Before Buddhism came to Tibet, Shamanism (Bompo) was the way of life and you can still see the shamanistic flavour within the Tibetan practices of today.  Standard Buddhism does not advocate the practices to include these insights.

Padmasambhava the Buddhist Master and Milarepa the Tibetan Yogi when encountering invading spirits sought to educate them by negotiation and by cajoling them. They didn’t seek to destroy them or want to harm them. Compassion has always been the primary path to release those from spiritual invasion and disturbance whether living or dead. That insight and practice has my total respect.

Tibetan Medicine, represented by the blue Buddha includes the importance of the Buddha-Weekly-00-Best-Medicine-Buddha-2influence on the spirit as well as the mind, emotions and body. It acknowledges entity invasion and psychic illness and how it can detrimentally influence the persons mental and physical health. To me, that kind of approach is wise and holistic. The doctors today that advertise themselves as holistic, really have no idea what that word really means. They are not looking at the person as a whole at all.

I did a study retreat on Tibetan medicine a few years back and it confirmed so much of what I instinctually know in relation to how my mind, body and spirit work together. One of my all-time favourite research books was ruined in a flood and although I let many of the past books go I felt compelled to reorder this particular one because its full of jewels, insight and knowledge that I want to refer back to when need be. It’s called81GcZ4MIMeL

The Diamond Healing.
Tibetan Buddhist Medicine and Psychiatry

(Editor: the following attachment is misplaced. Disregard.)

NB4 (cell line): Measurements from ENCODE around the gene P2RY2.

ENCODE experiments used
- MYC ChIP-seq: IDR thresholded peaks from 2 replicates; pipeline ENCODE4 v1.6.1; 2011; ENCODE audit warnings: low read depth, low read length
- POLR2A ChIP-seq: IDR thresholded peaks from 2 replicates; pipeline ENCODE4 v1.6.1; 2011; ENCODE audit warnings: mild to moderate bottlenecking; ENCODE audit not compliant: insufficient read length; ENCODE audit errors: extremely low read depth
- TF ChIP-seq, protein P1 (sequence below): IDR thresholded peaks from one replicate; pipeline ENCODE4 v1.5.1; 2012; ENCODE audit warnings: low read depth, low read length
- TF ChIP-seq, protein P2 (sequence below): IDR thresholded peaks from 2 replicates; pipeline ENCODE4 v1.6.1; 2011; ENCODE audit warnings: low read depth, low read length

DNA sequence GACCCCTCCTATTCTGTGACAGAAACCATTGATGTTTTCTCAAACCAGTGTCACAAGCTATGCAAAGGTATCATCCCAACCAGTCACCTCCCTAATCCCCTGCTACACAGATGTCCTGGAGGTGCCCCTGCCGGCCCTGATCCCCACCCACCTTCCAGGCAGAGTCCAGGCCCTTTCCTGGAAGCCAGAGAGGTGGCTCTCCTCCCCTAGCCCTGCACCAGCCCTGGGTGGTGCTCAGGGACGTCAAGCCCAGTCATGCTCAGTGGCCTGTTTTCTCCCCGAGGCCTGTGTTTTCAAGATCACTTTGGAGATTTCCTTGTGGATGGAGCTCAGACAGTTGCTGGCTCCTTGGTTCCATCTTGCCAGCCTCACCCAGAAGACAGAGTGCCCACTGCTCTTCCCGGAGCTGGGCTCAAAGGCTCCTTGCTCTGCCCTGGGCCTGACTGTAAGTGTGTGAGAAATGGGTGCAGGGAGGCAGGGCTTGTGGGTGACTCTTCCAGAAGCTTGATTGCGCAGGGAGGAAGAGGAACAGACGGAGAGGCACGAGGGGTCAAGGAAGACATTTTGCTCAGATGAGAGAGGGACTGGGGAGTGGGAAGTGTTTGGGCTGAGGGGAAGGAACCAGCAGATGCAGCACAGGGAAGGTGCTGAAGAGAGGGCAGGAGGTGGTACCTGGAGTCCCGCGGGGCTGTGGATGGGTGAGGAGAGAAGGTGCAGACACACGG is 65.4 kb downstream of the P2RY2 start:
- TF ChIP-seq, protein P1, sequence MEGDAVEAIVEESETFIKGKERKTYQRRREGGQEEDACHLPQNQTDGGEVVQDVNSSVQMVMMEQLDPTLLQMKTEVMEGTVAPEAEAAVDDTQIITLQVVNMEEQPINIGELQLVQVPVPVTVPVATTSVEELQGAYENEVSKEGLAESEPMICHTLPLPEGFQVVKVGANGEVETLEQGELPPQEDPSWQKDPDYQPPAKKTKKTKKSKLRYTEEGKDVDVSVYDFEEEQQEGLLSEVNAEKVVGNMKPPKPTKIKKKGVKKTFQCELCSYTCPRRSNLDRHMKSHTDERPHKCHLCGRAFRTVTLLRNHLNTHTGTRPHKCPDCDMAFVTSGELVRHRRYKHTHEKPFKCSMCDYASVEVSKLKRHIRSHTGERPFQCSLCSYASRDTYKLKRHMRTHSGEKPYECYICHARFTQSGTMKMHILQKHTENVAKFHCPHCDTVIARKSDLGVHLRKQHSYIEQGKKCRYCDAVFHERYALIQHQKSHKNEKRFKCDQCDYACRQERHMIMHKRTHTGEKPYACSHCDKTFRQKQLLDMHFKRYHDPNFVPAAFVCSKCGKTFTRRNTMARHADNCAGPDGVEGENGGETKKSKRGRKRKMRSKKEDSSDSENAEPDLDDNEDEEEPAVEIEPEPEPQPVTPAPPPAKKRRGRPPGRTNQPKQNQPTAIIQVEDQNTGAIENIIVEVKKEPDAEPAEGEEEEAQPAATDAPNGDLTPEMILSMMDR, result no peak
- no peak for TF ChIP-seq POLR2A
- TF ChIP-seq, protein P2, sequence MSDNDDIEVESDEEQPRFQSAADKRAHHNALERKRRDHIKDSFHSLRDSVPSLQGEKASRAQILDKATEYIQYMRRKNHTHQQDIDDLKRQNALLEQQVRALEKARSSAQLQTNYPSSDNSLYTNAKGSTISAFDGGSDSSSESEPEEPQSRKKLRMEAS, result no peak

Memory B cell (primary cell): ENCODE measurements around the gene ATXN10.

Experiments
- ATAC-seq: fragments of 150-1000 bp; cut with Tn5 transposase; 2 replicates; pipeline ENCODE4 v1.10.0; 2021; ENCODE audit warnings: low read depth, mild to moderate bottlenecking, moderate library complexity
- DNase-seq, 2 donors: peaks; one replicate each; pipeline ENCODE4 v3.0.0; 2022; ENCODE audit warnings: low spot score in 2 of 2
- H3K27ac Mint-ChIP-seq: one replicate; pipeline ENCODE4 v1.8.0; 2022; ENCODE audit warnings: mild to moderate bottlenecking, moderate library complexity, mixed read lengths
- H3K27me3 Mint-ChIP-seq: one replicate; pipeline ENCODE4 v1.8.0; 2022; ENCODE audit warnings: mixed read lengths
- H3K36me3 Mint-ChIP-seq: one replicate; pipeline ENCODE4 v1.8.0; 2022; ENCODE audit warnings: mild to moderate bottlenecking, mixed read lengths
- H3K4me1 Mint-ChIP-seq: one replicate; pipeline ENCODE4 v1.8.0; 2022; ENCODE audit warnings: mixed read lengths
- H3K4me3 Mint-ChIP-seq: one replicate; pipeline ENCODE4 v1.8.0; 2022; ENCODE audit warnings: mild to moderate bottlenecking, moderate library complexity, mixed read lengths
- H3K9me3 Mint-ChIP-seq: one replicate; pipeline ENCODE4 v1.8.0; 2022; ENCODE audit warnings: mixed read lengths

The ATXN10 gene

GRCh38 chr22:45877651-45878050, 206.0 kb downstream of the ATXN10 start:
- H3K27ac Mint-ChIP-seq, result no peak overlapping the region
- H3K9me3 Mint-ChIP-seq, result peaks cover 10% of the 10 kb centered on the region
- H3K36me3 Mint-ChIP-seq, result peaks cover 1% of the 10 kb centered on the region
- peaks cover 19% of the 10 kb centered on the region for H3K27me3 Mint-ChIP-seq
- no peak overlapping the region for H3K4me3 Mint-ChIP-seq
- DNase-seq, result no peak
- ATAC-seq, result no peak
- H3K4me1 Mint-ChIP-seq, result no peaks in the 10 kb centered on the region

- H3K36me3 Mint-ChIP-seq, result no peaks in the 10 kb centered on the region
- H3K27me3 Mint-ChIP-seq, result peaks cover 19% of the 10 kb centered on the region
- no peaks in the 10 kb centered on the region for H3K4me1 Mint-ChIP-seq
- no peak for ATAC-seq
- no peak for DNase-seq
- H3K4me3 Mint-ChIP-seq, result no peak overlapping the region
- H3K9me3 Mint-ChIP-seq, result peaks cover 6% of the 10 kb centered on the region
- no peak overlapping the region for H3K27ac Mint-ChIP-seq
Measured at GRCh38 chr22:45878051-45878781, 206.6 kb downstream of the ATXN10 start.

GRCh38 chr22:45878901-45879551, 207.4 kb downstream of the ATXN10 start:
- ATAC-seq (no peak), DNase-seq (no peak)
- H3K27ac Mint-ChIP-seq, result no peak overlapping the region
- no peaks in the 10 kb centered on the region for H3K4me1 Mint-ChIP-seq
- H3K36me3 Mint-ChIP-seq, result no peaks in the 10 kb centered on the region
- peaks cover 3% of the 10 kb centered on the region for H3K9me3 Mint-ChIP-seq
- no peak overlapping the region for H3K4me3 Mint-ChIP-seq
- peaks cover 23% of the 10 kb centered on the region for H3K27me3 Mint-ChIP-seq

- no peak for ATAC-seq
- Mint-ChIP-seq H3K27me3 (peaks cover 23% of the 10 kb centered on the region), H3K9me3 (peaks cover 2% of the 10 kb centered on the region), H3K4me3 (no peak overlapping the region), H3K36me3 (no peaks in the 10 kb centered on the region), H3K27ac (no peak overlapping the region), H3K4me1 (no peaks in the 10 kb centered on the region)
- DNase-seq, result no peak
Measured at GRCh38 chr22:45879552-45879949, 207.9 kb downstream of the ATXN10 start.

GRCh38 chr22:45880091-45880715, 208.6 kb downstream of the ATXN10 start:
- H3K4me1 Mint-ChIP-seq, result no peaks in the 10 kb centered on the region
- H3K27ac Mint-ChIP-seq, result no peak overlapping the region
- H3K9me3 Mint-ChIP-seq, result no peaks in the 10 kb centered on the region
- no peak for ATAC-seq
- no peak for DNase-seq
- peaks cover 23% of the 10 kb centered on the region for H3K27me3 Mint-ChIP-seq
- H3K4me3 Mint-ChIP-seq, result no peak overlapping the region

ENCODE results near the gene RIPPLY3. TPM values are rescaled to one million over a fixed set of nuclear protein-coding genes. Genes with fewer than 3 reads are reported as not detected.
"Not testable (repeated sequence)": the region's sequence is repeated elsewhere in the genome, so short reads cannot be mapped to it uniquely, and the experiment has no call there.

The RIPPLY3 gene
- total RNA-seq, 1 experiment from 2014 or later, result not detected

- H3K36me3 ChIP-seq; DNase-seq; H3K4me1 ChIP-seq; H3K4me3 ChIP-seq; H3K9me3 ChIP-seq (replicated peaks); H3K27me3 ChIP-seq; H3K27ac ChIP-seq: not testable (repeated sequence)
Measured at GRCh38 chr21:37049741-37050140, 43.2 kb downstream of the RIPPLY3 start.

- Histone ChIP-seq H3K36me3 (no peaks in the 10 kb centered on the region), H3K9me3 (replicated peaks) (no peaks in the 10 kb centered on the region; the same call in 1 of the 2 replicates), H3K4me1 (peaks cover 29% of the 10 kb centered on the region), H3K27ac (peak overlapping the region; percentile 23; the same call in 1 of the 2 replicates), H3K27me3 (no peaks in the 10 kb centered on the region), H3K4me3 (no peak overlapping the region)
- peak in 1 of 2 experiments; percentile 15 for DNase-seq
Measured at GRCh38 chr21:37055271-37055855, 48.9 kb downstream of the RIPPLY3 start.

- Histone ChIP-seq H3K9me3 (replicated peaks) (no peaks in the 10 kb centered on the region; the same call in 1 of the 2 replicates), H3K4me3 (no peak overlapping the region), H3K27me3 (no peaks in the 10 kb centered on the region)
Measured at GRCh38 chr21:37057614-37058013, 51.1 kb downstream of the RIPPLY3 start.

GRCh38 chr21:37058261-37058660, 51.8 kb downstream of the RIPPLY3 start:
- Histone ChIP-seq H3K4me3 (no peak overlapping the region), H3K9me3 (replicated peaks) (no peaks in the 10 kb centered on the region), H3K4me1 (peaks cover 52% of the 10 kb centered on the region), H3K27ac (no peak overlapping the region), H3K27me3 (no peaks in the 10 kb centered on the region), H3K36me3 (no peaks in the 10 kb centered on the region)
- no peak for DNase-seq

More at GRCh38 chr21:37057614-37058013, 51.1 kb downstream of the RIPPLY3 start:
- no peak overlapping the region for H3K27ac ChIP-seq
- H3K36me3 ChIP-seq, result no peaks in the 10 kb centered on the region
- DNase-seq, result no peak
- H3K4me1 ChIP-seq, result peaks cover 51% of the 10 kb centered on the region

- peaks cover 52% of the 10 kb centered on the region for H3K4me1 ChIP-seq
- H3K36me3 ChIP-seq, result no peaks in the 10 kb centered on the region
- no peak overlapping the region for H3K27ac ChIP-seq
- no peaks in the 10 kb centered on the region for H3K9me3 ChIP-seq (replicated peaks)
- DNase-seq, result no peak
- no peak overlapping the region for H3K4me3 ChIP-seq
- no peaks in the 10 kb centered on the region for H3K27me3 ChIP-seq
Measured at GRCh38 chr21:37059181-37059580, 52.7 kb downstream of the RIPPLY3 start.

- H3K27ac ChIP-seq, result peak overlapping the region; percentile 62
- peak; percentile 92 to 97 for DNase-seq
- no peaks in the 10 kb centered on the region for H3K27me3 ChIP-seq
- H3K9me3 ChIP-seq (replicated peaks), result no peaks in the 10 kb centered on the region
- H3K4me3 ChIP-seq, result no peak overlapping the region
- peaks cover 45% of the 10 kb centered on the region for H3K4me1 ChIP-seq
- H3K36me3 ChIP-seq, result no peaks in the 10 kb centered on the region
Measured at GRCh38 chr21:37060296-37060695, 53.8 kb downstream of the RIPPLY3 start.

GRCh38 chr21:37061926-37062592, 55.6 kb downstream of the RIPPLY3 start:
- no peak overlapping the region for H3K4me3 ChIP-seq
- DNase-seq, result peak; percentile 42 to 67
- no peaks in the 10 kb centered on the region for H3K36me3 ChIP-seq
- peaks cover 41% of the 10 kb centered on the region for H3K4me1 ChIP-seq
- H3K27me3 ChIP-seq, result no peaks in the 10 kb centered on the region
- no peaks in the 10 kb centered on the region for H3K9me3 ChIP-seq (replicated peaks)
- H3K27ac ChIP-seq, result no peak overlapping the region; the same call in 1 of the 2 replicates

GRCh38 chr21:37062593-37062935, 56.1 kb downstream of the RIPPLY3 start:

by Terry Clifford

Tibetan Buddhism does not negate that other worlds exist. I mean look at the concept of the Bardo. The dying person is moving through all matter of dimensional worlds as the monk guides them through, keeping their fearful and agitated spirit calm and chanting for them to be released in peace towards their next life. I wouldn’t mind that when I leave my body, a little help to navigate. Maybe that’s why I assist people to navigate the inner worlds in daily life. It makes total sense to me.

The reason I chose this subject today is that I read another wonderful and inspiring book years back that made a huge impact on me and my path of insight. It was about an English woman who went to Tibet and after some training lived up in a mud cave dwelling for 12 yea41IB3f3WwtL._SX324_BO1,204,203,200_rs on her own. The book is called

‘Cave in the Snow’ and her name is Tenzin Palmo.

I found through beautiful synchronicity that she is visiting here, in the city where I am residing, this weekend coming,  to lead a two-day gathering to teach her understanding of mindfulness and meditation and how it can be used in daily life in the western world. I must say I am so looking forward to what I will experience and learn.

Mindfulness combined with shamanic practices and a few other techniques from other sources is my stable, deeply rooted oak tree backbone. When you are in journey space and traversing different dimensions it’s really important to be the witness to your own experience and the challenges that may arise. In this way, healthy integration becomes a deeper experience and a longer lasting sustenance.

Blessings and still learning and loving it.


(c) Odette Nightsky 2019

6 thoughts on “Tibetan Buddhism and Shamanism

  1. Thank you for another insightful post. I’ve felt strong interest in Tibetan Buddhism over the last few days and I had been quite lost as to where to start. I will need to have a look at the books. Thank you so much for sharing.

  2. Very true. The old shamanic practices become part of traditional Tibetan Buddhism and the old spirits of the element of nature became the protectors of the Dharma.
    Part of that old knowledge survived and spread in the Himalayas through art, teachings, songs, poems and ancient rituals.
    Thank you dear Odette for the beautiful article.